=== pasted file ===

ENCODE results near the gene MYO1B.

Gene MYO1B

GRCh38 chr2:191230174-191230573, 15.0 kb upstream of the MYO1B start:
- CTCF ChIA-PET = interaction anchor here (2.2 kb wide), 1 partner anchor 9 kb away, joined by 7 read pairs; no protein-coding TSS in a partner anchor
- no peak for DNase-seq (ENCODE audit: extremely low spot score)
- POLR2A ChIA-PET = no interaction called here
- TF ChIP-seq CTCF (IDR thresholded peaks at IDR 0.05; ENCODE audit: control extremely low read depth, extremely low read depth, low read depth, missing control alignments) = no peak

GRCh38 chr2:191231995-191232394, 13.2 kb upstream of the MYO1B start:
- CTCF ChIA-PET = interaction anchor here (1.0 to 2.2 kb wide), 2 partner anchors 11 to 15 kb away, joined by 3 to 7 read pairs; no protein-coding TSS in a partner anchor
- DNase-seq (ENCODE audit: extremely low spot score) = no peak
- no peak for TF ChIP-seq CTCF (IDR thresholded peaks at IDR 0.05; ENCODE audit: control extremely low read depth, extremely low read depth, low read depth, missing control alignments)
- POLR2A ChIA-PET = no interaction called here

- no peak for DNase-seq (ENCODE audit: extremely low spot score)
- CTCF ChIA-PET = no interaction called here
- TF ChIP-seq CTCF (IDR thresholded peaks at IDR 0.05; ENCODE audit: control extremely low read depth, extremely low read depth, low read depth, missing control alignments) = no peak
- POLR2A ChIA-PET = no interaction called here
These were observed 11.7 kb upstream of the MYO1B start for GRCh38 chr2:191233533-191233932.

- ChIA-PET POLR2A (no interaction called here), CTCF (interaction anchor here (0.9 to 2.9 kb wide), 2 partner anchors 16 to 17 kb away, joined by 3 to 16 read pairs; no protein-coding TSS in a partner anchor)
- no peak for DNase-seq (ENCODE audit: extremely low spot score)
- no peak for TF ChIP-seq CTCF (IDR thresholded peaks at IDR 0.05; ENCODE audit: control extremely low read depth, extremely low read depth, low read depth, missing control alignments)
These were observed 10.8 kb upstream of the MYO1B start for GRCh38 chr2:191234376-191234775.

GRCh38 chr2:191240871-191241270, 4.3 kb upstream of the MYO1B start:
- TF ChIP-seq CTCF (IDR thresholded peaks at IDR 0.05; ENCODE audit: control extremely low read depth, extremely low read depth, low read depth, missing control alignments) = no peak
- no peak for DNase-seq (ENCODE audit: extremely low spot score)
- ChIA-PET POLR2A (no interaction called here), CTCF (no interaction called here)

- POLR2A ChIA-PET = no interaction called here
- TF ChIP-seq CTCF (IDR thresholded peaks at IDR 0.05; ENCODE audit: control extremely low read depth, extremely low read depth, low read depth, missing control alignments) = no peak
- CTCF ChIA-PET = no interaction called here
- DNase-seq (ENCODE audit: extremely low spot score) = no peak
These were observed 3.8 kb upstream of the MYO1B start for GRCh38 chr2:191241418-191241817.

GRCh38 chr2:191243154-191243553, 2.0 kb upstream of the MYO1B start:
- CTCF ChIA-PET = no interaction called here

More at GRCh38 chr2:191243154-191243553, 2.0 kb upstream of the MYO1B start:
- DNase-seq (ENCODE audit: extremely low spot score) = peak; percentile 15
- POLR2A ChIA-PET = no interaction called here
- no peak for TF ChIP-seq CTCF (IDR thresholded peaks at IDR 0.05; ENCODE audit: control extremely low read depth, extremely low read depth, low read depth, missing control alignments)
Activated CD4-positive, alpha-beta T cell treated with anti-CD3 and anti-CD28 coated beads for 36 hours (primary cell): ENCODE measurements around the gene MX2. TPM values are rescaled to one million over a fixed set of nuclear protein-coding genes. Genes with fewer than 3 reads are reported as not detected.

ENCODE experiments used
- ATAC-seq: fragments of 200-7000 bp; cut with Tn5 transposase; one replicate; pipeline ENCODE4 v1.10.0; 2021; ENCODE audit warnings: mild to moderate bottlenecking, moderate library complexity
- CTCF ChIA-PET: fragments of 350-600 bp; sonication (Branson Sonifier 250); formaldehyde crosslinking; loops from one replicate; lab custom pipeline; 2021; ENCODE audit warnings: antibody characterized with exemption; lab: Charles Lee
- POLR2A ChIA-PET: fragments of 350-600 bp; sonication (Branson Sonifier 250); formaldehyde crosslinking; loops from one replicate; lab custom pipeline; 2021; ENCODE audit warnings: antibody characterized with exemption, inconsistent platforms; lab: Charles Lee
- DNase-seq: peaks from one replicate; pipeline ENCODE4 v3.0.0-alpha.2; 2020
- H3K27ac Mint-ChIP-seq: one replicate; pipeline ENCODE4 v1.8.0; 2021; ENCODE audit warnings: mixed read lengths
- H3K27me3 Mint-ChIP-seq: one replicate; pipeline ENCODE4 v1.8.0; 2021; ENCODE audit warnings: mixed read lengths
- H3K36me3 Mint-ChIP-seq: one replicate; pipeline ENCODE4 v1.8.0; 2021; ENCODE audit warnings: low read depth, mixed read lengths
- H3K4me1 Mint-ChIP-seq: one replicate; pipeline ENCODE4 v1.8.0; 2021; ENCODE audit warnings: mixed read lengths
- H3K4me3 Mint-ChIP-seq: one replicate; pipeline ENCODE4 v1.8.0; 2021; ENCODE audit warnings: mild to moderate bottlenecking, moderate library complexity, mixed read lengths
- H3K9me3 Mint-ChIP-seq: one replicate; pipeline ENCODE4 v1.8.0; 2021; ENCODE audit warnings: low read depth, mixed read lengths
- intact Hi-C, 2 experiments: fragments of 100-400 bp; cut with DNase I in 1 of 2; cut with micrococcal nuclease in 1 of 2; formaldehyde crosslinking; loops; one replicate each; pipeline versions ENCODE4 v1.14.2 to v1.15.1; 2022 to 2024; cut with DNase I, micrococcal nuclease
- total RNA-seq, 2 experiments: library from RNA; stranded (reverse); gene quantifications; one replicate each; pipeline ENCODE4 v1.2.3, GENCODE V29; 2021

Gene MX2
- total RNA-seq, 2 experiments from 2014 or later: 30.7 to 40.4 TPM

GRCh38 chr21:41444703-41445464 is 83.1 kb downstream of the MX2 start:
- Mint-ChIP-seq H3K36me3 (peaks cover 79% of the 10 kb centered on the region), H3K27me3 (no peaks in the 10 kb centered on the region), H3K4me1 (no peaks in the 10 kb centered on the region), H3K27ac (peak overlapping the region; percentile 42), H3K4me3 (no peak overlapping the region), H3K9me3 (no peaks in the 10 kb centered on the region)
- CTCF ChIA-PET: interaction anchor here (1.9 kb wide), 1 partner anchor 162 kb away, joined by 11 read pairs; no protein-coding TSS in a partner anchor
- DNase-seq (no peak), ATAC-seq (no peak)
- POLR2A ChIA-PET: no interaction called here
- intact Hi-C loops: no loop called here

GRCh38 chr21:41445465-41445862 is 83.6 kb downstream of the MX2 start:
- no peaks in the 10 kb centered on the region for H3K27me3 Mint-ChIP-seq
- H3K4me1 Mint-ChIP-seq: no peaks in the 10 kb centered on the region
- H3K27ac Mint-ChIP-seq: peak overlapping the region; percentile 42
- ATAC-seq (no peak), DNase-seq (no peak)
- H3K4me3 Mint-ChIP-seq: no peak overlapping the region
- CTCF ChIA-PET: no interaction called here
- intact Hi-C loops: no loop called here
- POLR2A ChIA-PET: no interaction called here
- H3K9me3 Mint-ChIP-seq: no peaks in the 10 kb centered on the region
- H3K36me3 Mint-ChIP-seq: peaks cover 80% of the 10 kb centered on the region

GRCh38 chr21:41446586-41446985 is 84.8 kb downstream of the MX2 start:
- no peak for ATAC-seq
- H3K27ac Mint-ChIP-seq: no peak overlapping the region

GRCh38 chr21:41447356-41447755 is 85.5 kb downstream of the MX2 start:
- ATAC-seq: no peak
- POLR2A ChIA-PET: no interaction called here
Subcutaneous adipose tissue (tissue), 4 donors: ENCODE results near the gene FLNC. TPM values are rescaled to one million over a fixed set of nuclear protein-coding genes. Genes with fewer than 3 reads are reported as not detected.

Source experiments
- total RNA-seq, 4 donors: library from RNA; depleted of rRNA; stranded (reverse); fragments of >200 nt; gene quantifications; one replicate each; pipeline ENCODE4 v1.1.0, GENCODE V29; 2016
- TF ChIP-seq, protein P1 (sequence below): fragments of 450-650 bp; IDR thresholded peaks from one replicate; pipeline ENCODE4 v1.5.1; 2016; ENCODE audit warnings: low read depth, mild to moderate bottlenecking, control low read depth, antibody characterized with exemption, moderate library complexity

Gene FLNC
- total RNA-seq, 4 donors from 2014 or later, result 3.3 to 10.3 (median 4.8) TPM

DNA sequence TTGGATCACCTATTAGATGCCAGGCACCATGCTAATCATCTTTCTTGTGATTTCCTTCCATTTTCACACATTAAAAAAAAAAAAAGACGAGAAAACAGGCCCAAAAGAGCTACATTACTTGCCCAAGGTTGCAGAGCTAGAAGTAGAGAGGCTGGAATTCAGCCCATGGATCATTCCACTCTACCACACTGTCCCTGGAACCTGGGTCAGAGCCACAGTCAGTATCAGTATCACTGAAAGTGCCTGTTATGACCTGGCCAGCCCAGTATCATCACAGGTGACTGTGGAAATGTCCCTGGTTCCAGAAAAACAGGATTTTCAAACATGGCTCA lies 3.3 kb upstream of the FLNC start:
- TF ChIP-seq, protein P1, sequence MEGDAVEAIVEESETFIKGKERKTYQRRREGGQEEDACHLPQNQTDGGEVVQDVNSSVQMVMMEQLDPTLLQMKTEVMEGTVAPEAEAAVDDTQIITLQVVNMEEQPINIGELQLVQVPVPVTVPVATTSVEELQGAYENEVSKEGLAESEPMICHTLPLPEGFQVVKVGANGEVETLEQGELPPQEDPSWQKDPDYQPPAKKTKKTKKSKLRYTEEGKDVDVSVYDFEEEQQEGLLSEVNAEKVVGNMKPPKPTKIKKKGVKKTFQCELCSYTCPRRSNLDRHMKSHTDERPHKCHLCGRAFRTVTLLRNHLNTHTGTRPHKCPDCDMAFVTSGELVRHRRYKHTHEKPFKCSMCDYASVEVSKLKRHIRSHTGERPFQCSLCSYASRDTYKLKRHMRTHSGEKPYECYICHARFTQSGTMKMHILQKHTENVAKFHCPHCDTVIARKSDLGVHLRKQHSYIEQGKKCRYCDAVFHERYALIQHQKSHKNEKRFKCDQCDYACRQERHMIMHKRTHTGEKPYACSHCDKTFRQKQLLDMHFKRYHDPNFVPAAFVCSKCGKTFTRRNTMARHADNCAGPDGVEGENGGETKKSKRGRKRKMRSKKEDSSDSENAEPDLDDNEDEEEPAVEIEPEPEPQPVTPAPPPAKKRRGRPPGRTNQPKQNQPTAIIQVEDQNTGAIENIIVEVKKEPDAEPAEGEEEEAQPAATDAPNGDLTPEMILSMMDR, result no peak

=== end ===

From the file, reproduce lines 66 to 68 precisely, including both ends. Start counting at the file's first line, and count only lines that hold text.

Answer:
- intact Hi-C loops: no loop called here
- POLR2A ChIA-PET: no interaction called here
- H3K9me3 Mint-ChIP-seq: no peaks in the 10 kb centered on the region